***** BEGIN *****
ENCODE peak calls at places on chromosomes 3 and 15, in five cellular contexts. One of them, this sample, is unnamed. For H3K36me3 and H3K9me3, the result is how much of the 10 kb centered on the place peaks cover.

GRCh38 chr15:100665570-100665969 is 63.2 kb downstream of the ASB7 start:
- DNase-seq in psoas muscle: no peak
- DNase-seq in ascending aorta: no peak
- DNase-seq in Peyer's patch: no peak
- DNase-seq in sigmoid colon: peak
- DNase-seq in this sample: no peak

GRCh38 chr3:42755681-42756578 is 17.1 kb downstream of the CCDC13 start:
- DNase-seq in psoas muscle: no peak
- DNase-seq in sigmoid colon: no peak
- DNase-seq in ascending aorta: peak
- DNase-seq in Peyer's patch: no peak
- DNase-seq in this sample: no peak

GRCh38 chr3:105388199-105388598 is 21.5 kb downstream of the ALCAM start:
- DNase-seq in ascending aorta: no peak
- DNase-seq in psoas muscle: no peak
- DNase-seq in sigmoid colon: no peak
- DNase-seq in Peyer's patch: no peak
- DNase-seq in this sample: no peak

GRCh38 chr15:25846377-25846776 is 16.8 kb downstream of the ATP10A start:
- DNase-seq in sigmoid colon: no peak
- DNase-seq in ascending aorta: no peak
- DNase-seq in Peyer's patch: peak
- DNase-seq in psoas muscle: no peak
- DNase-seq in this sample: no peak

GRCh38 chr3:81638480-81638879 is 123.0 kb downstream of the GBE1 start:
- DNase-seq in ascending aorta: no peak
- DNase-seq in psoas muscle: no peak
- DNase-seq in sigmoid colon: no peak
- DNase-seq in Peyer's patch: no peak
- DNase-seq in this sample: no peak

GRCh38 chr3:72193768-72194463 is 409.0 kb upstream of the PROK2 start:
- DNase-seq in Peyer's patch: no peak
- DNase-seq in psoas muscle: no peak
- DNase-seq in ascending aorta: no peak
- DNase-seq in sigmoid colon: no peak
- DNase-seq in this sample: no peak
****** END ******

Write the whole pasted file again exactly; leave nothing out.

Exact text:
ENCODE peak calls at places on chromosomes 3 and 15, in five cellular contexts. One of them, this sample, is unnamed. For H3K36me3 and H3K9me3, the result is how much of the 10 kb centered on the place peaks cover.

GRCh38 chr15:100665570-100665969 is 63.2 kb downstream of the ASB7 start:
- DNase-seq in psoas muscle: no peak
- DNase-seq in ascending aorta: no peak
- DNase-seq in Peyer's patch: no peak
- DNase-seq in sigmoid colon: peak
- DNase-seq in this sample: no peak

GRCh38 chr3:42755681-42756578 is 17.1 kb downstream of the CCDC13 start:
- DNase-seq in psoas muscle: no peak
- DNase-seq in sigmoid colon: no peak
- DNase-seq in ascending aorta: peak
- DNase-seq in Peyer's patch: no peak
- DNase-seq in this sample: no peak

GRCh38 chr3:105388199-105388598 is 21.5 kb downstream of the ALCAM start:
- DNase-seq in ascending aorta: no peak
- DNase-seq in psoas muscle: no peak
- DNase-seq in sigmoid colon: no peak
- DNase-seq in Peyer's patch: no peak
- DNase-seq in this sample: no peak

GRCh38 chr15:25846377-25846776 is 16.8 kb downstream of the ATP10A start:
- DNase-seq in sigmoid colon: no peak
- DNase-seq in ascending aorta: no peak
- DNase-seq in Peyer's patch: peak
- DNase-seq in psoas muscle: no peak
- DNase-seq in this sample: no peak

GRCh38 chr3:81638480-81638879 is 123.0 kb downstream of the GBE1 start:
- DNase-seq in ascending aorta: no peak
- DNase-seq in psoas muscle: no peak
- DNase-seq in sigmoid colon: no peak
- DNase-seq in Peyer's patch: no peak
- DNase-seq in this sample: no peak

GRCh38 chr3:72193768-72194463 is 409.0 kb upstream of the PROK2 start:
- DNase-seq in Peyer's patch: no peak
- DNase-seq in psoas muscle: no peak
- DNase-seq in ascending aorta: no peak
- DNase-seq in sigmoid colon: no peak
- DNase-seq in this sample: no peak